Second, I visited the American West Heritage Center's 7-acre unhaunted corn maze. In the maze I discovered what the maze's cutter meant by when he just drove around without a purpose. I wandered around to find dead end after dead end. Passing a family of two children we laughed about how we kept running into each other. Rounding the last corner I exited within 40 minutes. Sadly, the family beat me. Having the Center right there to warm up after the corn maze was nice. I also enjoyed how the maze trails were wider than Little Bear River Bottom's maze. I did not feel like the corn was going to attack me. With the discount it is the cheapest of the mazes but unhaunted. Families with young children should try this maze because of its size and possibility of warming up inside with cocoa.

If you go:
Admission: Adults $5, Seniors $4, Children (3-11) $3, Students w/ID $4
Hours: Monday - Saturday 5-10 p.m.
Phone: 435-245-6050 WWW:
Location: 4025 S. Highway 89-91,Wellsville (Go south on Highway 89-91 until few miles before Burger King and turn right, watch for sign)
Concessions: Hot Cocoa 50 cents, Doughnut 50 cents
Extras: restrooms, paved parking lot, fire pit, Center building with gift shop and museum

Green Canyon Farms
Last was the Green Canyon Farms' 13-acre maze shaped like a haunted house with bats and a fence. Besides just finding the exit, I was to look for Corneleus, a piece of corn with a glow in the dark face painted on it, for a free t-shirt. I wandered into a family with small children. The father informed me to go to the generator noise. I turned left and right and the noise came closer and closer until I found the concession stand. I thought I had found the end but it was just half way. A little baffled I sat to rest. My husband talked to the concession stand girl and found out that following the farthest trails to our right would hopefully lead to the end.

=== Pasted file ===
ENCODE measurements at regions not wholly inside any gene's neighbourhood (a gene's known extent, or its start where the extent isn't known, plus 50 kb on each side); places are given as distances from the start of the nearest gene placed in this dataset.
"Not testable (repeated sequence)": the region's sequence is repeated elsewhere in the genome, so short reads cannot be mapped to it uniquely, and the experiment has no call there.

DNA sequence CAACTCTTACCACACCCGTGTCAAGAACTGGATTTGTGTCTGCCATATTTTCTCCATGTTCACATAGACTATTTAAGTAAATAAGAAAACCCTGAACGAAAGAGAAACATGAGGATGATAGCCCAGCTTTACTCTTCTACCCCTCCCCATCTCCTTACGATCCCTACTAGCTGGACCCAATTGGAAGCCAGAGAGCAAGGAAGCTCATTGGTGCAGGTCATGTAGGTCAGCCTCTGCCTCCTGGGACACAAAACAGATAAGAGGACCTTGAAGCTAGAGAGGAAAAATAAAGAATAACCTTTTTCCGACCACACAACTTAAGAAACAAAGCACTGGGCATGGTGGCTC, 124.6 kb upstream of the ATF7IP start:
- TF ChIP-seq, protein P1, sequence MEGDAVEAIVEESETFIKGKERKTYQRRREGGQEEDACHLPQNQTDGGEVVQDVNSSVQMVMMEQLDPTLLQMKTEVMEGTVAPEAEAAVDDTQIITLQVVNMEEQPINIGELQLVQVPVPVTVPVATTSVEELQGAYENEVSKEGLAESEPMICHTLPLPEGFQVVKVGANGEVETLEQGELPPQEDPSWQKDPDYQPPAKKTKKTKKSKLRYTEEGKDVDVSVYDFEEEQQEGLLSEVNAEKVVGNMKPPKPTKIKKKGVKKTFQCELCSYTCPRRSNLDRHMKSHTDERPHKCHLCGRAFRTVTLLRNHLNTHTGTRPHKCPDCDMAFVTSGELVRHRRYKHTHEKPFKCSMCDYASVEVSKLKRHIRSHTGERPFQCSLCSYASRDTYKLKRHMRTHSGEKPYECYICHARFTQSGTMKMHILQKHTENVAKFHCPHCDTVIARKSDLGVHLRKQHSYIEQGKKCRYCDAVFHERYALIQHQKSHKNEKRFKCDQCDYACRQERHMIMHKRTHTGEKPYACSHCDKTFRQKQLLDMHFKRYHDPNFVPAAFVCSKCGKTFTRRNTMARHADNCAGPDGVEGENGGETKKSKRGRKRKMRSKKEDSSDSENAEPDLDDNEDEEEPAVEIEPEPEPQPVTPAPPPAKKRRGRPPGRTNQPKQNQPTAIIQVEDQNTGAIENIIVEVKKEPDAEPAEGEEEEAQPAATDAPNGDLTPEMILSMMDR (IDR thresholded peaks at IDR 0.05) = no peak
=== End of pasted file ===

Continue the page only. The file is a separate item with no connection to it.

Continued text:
It worked. I spent 30 minutes on the first half and 15 on the last half. Corneleus stumped me as well. Overall this maze is the best family maze because of its unique shape and size for one maze and on Monday nights every person can get a $1 discount. Beware on weekends for it is haunted.

If you go
Admission: Adults $6, Children (3-11) $4, Students w/ID $5, Family (2 adults and 4 children) $25, Mondays $1 off per person (no student discount on Monday)
Hours: Monday - Thursday 6-11 p.m., Friday 6 p.m. - Midnight, Saturday 2 p.m. - Midnight
Phone: 435-755-6837
Location: North Logan (Go north on Main Street and turn right on 2850 North, at the flashing sign or Eccles Ice Center road.)
Concessions: Pop & Water $1, Hot cocoa & Hot Apple Cider 75 cents, Candy Bars, peanuts, chips 60 cents, Super Ropes, Pixy Stix 50 cents, Gum 30 cents, Suckers, Air Heads 15 cents, Laffy Taffy 10 cents, Bubble Gum 5 cents
Extras: Haunted on the weekends, maps for families with small children, group discounts available, Corneleus search, Wacky Wands $3, Wild Wafers, $1.50, Flashlights $2, T-shirts $5.


Copyright 1997-2005 Utah State University Department of Journalism & Communication, Logan UT 84322, (435) 797-1000